What moved her most, though, was the way they treated her. They always shared with her the best of what they had, and were kind to her, and shared their thoughts and feelings–and for no reason at all, it seemed, except to do it.
Aziel knew the time for her departure was drawing near, and she decided to give them a final gift: one more form of pleasure, but this time with two swallows of wine, so the pleasure would be doubled. She couldn’t decide, though, what particular pleasure to grant. There seemed to be nothing left.
One morning they all sat together eating fried bread and drinking skunkberry tea. Aziel hadn’t slept well; she’d been wakened in the night by soft grunting sounds. As she sat there with them, accepted as one of the family, she knew this must be her last day and that she had to decide what to give.
Why didn’t I think of it before? she suddenly asked herself. So when the children went down to the creek with the water buckets, she turned to the man and the woman.
“I could never thank you enough for your kindness to me, ” she said. “But now it’s time I continue my journey.”
The woman and the man looked quickly at each other and then back at Aziel. She could see the pain in their eyes.
“If you must go, then you must,” the man said. “But you’re always welcome at our fire, day or night. We hope you’ll come back to us–you’re part of our family now.”
“God’s blessing on you and on your journey,” the woman said. “Here, I’ll wrap some food and fill the water jug for you.”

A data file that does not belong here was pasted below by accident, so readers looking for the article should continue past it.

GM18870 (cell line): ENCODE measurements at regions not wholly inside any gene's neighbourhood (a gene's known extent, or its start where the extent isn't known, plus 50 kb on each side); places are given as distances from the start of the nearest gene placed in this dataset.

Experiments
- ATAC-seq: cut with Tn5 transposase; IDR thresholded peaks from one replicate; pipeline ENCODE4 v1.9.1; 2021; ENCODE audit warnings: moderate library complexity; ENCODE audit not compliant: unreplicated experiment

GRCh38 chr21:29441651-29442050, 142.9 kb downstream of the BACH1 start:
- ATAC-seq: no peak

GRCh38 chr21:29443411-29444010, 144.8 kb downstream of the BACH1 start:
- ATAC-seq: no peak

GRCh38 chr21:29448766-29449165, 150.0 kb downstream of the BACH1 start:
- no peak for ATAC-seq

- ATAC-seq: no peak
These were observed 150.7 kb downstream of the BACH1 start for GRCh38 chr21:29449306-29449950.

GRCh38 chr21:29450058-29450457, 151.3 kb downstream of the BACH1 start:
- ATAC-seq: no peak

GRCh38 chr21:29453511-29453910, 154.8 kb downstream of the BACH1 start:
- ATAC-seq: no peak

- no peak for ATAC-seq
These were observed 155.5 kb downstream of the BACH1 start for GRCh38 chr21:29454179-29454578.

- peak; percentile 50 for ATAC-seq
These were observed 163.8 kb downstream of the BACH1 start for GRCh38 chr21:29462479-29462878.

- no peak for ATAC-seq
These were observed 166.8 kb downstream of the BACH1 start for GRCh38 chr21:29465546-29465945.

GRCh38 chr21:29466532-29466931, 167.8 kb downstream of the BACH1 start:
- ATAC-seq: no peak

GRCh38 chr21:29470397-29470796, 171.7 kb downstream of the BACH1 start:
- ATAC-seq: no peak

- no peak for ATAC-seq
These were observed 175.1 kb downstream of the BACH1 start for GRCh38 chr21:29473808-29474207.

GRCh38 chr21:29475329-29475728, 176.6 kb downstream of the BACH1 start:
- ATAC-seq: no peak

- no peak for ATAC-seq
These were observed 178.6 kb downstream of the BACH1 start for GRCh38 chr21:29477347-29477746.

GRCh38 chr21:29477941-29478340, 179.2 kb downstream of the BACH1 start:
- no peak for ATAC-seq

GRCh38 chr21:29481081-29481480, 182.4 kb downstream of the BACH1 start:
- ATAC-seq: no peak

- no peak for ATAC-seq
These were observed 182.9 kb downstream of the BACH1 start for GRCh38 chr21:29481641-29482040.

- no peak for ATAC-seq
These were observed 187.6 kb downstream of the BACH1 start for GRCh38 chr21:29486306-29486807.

“Wait, ” Aziel said, touching her arm. “Before I go I want to give you a gift. It’s the least I can do. But I’m not sure what to give you, so I want to ask you about it. Tell me–what do you want most?”
The man smiled quietly, then reached over and took the woman’s hand. He looked at her and she smiled back at him. Then she turned to Aziel.
“We want to be close to each other,” she said.
“So close,” the man added, “that nothing can come between us.” The woman nodded.
Suddenly Aziel realized what had woken her in the night. That’s it! she exulted to herself. I’ll give them pleasure in the making of children. That will be a proper gift–and it will bring more love to the children too.
Out loud she said, “Then let’s drink this wine in honor of your love–and as a parting gift from me.” So she went to pour two swallowsful into their drinking bowl.
But as she tipped the wine flask she poured too fast, and the wine rushed out, filling the deep wooden bowl almost to the brim. The woman and man immediately took it up and drank from it in turn–they’d grown fond of her drink. In the twinkling of an eye the bowl was empty, without even a drop in the bottom.
For a moment Aziel was troubled. But then she felt the deep mysterious warmth that always burned somewhere down in her being. Oh well, she said to herself, accidents will happen. And everything is in the hands of the One. So she tucked the flask away and prepared to leave.
Soon she was waving back at them from the trail among the pines and chokecherry bushes. The man and woman stood sorrowful at the door of their hut, grieving at the loss of a friend–and not even imagining what lay in store for them. For Adam and Eve, as you know, did have other children.
And that is why, to this very day, women and men find such deep pleasure in love-making, and never grow tired of it.